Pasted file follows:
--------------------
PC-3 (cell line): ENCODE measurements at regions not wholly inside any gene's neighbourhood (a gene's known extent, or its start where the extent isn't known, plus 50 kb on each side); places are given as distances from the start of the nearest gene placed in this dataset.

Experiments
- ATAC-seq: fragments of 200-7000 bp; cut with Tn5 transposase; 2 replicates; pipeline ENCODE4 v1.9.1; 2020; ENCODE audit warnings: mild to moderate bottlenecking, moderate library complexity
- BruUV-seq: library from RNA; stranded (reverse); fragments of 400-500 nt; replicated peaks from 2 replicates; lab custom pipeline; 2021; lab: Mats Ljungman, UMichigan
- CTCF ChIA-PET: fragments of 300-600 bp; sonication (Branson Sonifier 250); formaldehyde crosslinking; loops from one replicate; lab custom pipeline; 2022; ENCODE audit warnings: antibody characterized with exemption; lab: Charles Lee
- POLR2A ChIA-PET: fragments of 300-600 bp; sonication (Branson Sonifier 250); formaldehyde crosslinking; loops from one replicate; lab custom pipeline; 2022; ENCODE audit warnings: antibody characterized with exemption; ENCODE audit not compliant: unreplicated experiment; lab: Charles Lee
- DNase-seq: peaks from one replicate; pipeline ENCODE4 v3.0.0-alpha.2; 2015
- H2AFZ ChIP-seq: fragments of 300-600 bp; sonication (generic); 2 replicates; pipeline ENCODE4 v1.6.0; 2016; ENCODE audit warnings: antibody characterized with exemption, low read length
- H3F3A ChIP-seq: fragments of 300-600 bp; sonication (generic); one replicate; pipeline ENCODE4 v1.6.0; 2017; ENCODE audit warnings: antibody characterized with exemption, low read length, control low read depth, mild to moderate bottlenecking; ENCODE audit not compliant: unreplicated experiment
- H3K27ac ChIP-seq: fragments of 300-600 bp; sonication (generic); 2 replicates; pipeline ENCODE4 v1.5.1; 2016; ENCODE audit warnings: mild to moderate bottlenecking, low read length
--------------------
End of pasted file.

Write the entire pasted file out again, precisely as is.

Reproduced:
PC-3 (cell line): ENCODE measurements at regions not wholly inside any gene's neighbourhood (a gene's known extent, or its start where the extent isn't known, plus 50 kb on each side); places are given as distances from the start of the nearest gene placed in this dataset.

Experiments
- ATAC-seq: fragments of 200-7000 bp; cut with Tn5 transposase; 2 replicates; pipeline ENCODE4 v1.9.1; 2020; ENCODE audit warnings: mild to moderate bottlenecking, moderate library complexity
- BruUV-seq: library from RNA; stranded (reverse); fragments of 400-500 nt; replicated peaks from 2 replicates; lab custom pipeline; 2021; lab: Mats Ljungman, UMichigan
- CTCF ChIA-PET: fragments of 300-600 bp; sonication (Branson Sonifier 250); formaldehyde crosslinking; loops from one replicate; lab custom pipeline; 2022; ENCODE audit warnings: antibody characterized with exemption; lab: Charles Lee
- POLR2A ChIA-PET: fragments of 300-600 bp; sonication (Branson Sonifier 250); formaldehyde crosslinking; loops from one replicate; lab custom pipeline; 2022; ENCODE audit warnings: antibody characterized with exemption; ENCODE audit not compliant: unreplicated experiment; lab: Charles Lee
- DNase-seq: peaks from one replicate; pipeline ENCODE4 v3.0.0-alpha.2; 2015
- H2AFZ ChIP-seq: fragments of 300-600 bp; sonication (generic); 2 replicates; pipeline ENCODE4 v1.6.0; 2016; ENCODE audit warnings: antibody characterized with exemption, low read length
- H3F3A ChIP-seq: fragments of 300-600 bp; sonication (generic); one replicate; pipeline ENCODE4 v1.6.0; 2017; ENCODE audit warnings: antibody characterized with exemption, low read length, control low read depth, mild to moderate bottlenecking; ENCODE audit not compliant: unreplicated experiment
- H3K27ac ChIP-seq: fragments of 300-600 bp; sonication (generic); 2 replicates; pipeline ENCODE4 v1.5.1; 2016; ENCODE audit warnings: mild to moderate bottlenecking, low read length